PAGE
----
Nineteen-sixty was the year Nigeria gained its independence from its British colonial master. It was on October 1, 1960, to be precise.
The Ambivalence of 1960 is a collage of excerpts from some prominent speeches made during the 1960 independence celebrations. It particularly includes speeches made by Dr. Nnamdi Azikiwe (the first president of Nigeria), Sir Abubakar Tafawa Balewa (the prime minister of Nigeria), and Princess Alexandra of Kent (the representative of the Queen of England).
These speeches were highly fuelled with hopes of utopia and aspirations of Nigeria becoming the giant of Africa as it steps out of the shackles of colonialism. The speeches also emphasized relevant issues that were to be considered for national development, for example: unity in diversity, defense of human rights, security, religious tolerance, et cetera.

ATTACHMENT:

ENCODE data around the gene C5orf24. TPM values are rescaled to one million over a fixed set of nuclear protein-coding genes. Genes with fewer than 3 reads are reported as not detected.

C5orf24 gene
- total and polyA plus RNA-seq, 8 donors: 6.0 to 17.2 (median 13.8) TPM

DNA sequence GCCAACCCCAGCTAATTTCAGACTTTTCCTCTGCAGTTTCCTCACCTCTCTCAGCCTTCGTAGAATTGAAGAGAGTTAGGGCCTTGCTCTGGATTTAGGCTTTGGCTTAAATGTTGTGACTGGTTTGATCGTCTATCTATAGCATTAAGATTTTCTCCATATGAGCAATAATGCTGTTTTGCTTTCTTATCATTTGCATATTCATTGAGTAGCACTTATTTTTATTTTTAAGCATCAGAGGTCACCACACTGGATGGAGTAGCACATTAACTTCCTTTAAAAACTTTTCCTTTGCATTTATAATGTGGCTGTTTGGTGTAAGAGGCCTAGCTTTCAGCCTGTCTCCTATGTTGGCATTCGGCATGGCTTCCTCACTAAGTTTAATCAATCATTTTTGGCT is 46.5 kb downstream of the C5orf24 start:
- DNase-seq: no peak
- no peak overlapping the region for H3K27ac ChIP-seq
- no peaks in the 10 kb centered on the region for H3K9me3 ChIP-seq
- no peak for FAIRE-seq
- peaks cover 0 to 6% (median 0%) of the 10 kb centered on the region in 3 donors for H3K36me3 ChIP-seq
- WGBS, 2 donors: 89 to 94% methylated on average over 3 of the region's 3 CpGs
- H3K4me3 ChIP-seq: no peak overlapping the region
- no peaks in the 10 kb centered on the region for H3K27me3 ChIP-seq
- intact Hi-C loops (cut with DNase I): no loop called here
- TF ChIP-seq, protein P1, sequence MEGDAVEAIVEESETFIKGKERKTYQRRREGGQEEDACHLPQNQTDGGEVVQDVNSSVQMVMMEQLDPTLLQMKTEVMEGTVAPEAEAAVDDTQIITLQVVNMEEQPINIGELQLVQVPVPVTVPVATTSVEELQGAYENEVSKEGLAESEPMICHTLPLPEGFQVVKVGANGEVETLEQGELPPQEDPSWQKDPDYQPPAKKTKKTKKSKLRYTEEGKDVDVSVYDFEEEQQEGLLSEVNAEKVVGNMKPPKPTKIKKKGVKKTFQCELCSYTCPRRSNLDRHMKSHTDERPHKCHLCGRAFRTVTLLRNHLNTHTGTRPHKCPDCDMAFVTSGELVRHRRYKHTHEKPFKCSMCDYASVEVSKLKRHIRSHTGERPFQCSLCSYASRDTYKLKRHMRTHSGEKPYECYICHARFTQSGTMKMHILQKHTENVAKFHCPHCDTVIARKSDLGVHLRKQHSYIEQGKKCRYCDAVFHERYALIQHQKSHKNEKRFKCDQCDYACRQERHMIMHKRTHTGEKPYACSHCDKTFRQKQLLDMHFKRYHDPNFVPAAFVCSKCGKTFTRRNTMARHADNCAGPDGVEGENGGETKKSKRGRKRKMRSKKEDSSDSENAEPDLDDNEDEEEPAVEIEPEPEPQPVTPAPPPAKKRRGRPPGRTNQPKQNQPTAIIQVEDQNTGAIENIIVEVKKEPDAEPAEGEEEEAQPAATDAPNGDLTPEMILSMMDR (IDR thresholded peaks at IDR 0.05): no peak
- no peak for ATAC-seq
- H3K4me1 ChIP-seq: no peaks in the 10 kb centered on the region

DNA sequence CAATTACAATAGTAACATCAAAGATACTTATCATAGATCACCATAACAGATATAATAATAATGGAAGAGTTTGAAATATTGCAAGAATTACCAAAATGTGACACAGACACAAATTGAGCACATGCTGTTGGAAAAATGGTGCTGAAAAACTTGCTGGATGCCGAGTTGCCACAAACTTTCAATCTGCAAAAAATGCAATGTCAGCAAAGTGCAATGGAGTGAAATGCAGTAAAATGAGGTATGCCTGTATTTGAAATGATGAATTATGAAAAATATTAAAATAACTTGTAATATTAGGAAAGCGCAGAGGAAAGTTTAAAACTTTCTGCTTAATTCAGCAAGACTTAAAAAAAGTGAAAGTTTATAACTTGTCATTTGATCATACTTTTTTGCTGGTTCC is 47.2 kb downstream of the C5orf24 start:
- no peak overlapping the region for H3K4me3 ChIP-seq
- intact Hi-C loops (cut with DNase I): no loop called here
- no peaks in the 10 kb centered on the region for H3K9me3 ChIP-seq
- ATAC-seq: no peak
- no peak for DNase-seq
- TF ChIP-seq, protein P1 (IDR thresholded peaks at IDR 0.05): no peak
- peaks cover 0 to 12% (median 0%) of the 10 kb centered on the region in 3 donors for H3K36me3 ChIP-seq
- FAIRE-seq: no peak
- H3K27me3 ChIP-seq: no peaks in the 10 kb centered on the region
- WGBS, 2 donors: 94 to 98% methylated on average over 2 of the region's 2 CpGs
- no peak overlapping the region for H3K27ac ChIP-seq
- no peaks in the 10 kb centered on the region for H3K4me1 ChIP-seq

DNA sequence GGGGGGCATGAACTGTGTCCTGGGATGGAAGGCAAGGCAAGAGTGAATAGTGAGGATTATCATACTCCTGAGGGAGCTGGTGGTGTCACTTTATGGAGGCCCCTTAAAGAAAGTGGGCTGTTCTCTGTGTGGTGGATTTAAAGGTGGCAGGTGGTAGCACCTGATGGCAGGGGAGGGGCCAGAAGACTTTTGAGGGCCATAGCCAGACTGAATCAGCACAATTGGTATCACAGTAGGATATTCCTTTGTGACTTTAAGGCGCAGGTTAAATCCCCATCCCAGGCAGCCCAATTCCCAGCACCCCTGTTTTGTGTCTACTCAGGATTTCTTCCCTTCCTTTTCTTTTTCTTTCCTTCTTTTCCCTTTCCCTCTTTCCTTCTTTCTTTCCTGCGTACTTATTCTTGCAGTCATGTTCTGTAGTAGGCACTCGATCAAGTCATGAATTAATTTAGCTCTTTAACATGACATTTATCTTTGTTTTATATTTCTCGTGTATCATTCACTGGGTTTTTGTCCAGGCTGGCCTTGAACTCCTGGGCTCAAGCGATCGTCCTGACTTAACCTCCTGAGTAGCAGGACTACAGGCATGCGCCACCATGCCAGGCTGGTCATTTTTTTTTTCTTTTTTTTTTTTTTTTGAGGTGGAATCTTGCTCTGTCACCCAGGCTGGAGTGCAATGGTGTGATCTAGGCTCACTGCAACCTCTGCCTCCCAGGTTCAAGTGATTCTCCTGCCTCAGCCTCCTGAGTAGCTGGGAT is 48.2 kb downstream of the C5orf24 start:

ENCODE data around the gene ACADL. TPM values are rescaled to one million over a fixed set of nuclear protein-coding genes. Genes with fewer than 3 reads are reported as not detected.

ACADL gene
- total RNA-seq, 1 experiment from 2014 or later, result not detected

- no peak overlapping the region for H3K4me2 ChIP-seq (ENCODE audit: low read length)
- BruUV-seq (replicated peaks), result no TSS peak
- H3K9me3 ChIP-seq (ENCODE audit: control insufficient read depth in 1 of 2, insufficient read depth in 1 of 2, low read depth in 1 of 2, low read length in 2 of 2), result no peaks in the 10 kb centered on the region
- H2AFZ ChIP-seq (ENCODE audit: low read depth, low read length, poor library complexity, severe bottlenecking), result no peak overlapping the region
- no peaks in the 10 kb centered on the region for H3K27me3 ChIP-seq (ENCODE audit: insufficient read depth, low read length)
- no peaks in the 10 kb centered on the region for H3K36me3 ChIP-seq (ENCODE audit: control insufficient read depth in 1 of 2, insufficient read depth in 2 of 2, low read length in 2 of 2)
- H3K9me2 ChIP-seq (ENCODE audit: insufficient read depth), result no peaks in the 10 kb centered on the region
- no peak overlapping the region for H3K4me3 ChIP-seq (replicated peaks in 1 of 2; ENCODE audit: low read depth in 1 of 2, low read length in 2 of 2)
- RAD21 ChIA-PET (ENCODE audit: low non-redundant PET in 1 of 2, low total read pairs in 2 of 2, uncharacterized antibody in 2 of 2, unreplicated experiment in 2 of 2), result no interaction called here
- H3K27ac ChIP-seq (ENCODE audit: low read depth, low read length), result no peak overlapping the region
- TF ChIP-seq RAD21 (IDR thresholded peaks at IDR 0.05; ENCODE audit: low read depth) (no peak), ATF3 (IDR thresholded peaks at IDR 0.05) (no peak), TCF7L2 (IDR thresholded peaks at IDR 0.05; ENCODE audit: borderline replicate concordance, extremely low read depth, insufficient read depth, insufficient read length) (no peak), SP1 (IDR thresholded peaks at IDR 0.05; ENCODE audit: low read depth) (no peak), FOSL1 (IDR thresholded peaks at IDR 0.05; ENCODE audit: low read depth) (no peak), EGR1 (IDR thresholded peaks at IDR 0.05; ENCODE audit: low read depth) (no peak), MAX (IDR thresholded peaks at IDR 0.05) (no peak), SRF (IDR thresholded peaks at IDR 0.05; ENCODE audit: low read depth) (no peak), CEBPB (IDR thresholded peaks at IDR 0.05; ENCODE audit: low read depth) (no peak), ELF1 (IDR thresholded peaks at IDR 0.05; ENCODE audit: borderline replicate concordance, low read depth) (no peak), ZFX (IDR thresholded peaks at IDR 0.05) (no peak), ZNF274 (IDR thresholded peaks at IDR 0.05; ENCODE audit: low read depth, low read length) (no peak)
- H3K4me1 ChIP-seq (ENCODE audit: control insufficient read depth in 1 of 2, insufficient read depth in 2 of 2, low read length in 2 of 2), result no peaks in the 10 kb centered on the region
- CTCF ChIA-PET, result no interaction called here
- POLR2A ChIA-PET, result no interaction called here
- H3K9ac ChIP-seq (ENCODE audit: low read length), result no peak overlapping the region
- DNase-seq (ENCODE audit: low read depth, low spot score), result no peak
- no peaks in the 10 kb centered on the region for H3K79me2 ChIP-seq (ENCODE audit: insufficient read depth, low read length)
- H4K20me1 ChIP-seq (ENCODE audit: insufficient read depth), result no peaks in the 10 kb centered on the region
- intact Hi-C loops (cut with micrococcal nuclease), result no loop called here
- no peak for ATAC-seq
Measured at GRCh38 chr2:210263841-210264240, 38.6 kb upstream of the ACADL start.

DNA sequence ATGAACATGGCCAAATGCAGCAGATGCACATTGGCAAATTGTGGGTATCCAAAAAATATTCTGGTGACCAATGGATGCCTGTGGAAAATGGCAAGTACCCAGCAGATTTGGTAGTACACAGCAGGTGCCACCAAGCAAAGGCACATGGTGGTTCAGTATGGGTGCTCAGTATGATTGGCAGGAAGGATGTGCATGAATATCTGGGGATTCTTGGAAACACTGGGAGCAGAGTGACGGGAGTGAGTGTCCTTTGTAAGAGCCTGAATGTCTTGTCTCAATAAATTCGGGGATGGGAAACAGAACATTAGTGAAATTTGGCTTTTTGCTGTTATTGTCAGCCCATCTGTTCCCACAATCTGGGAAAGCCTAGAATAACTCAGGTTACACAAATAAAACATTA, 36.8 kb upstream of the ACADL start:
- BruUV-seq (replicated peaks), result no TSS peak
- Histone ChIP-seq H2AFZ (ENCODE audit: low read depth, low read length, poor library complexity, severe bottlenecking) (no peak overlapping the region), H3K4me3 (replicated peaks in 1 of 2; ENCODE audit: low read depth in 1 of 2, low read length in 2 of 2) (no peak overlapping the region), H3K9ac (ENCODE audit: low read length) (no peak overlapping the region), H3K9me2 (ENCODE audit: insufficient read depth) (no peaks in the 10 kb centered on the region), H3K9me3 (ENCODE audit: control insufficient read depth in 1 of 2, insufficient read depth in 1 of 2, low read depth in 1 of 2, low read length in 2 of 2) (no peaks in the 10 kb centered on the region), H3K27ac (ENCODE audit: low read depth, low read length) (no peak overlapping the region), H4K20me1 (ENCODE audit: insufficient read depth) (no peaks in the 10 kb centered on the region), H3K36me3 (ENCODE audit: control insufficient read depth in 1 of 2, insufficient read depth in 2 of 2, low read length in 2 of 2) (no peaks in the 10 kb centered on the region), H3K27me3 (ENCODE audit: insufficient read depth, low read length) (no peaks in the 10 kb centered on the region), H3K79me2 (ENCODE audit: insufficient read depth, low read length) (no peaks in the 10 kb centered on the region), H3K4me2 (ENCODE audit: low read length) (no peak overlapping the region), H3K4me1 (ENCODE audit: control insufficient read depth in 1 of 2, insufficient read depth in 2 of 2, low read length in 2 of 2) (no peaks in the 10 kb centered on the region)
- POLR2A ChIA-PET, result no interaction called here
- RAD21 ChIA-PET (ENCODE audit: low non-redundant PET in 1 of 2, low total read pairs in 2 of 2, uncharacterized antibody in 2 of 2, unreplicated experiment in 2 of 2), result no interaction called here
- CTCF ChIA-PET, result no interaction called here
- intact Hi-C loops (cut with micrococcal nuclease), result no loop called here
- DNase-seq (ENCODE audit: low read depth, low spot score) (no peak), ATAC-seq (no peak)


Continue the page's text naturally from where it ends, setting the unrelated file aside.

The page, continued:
The Ambivalence of 1960 uses these archived sound recordings to highlight how Nigeria’s modern past, symbolized by the promises of independence, contrasts with the contemporary present, characterized by failed hope and long forgotten dreams.
In doing so, the work uncovers the ways in which nostalgia and memory play into the national imaginary.